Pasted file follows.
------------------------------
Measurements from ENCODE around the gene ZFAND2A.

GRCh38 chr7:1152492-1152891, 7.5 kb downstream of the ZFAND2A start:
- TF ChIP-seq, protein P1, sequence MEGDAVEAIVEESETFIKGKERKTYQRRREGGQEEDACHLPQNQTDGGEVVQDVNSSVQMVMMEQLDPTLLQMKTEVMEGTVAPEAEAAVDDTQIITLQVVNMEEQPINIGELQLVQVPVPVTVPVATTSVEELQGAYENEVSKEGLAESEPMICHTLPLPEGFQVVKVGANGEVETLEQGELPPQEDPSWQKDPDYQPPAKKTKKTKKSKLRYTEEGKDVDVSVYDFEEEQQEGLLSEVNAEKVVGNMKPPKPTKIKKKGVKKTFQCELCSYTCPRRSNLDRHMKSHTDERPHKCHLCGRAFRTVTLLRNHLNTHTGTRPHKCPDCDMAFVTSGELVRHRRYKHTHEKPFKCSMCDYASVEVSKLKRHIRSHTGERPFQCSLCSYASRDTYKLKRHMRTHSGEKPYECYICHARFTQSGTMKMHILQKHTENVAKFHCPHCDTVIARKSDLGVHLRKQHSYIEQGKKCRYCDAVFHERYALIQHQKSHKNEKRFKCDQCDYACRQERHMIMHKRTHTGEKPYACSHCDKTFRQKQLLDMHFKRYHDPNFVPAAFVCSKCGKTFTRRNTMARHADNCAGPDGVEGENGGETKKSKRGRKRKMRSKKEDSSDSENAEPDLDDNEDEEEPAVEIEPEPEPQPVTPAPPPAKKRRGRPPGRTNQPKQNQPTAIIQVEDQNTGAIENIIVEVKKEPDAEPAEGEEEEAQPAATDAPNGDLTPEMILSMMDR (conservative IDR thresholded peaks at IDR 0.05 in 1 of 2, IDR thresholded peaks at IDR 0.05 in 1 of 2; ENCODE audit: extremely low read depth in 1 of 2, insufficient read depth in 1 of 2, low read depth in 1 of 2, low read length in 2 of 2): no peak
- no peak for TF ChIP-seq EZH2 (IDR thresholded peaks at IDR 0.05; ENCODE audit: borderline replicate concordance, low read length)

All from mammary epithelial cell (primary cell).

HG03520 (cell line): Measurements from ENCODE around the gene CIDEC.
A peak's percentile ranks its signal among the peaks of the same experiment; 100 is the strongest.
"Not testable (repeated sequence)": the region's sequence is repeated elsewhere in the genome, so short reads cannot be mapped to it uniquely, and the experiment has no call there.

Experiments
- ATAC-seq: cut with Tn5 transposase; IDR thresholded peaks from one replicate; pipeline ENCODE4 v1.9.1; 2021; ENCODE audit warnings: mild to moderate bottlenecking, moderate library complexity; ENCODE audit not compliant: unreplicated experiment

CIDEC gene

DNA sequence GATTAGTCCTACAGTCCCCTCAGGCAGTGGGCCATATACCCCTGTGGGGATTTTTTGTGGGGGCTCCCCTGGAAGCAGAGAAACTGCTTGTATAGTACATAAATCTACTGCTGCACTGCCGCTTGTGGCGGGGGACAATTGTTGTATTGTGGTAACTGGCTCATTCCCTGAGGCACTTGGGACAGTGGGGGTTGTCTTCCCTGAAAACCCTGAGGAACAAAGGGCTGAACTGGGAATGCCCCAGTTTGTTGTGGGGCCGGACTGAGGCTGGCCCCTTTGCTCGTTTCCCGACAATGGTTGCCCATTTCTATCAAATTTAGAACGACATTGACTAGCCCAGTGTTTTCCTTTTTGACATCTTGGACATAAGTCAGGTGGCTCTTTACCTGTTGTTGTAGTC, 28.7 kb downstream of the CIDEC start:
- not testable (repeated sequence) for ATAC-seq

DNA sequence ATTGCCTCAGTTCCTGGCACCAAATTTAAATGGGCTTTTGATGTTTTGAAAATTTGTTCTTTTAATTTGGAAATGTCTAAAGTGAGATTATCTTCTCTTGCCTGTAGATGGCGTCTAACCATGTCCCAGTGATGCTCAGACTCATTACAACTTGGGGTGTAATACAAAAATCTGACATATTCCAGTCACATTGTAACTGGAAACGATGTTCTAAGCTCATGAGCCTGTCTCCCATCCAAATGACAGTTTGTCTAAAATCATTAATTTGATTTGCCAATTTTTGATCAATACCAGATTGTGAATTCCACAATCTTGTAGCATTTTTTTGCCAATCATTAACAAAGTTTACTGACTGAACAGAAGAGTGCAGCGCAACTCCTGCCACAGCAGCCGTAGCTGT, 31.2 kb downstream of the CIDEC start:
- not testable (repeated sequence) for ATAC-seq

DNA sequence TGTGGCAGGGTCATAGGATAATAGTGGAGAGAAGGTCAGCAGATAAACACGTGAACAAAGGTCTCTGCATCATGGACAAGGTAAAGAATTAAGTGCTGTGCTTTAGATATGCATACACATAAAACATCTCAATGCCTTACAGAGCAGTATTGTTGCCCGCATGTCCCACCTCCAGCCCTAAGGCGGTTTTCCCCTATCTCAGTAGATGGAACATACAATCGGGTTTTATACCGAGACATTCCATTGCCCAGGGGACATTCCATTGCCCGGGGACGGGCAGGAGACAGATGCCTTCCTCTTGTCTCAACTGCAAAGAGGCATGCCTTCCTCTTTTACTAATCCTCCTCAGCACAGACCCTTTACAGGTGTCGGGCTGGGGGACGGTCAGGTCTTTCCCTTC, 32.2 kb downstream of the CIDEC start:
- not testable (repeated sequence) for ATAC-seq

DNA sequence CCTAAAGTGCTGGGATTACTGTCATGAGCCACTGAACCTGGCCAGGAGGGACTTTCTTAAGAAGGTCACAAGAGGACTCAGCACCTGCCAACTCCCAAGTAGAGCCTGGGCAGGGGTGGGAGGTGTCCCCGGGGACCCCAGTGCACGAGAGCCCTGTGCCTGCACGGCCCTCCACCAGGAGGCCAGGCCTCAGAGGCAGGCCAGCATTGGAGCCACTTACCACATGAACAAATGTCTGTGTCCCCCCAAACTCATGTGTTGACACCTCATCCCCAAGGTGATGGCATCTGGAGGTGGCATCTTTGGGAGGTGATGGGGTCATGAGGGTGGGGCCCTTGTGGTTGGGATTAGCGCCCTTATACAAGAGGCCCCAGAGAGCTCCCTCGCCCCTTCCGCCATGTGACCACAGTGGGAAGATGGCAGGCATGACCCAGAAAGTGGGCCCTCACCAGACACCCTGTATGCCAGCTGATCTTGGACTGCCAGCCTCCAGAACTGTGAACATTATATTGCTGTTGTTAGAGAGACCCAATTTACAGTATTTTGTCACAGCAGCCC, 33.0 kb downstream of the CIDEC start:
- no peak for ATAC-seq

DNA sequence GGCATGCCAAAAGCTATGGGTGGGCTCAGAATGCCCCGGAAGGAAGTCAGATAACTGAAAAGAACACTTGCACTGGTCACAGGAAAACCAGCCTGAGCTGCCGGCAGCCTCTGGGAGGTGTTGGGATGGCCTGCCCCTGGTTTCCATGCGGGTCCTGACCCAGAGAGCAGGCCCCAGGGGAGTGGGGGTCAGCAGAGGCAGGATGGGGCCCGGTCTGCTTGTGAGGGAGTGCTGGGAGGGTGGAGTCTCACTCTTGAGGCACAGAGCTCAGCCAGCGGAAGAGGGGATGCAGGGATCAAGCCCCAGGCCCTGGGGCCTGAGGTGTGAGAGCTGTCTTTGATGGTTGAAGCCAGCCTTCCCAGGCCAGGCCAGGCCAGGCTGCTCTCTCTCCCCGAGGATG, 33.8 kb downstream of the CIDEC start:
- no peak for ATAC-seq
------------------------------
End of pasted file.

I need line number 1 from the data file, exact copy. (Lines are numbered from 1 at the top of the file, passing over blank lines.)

Measurements from ENCODE around the gene ZFAND2A.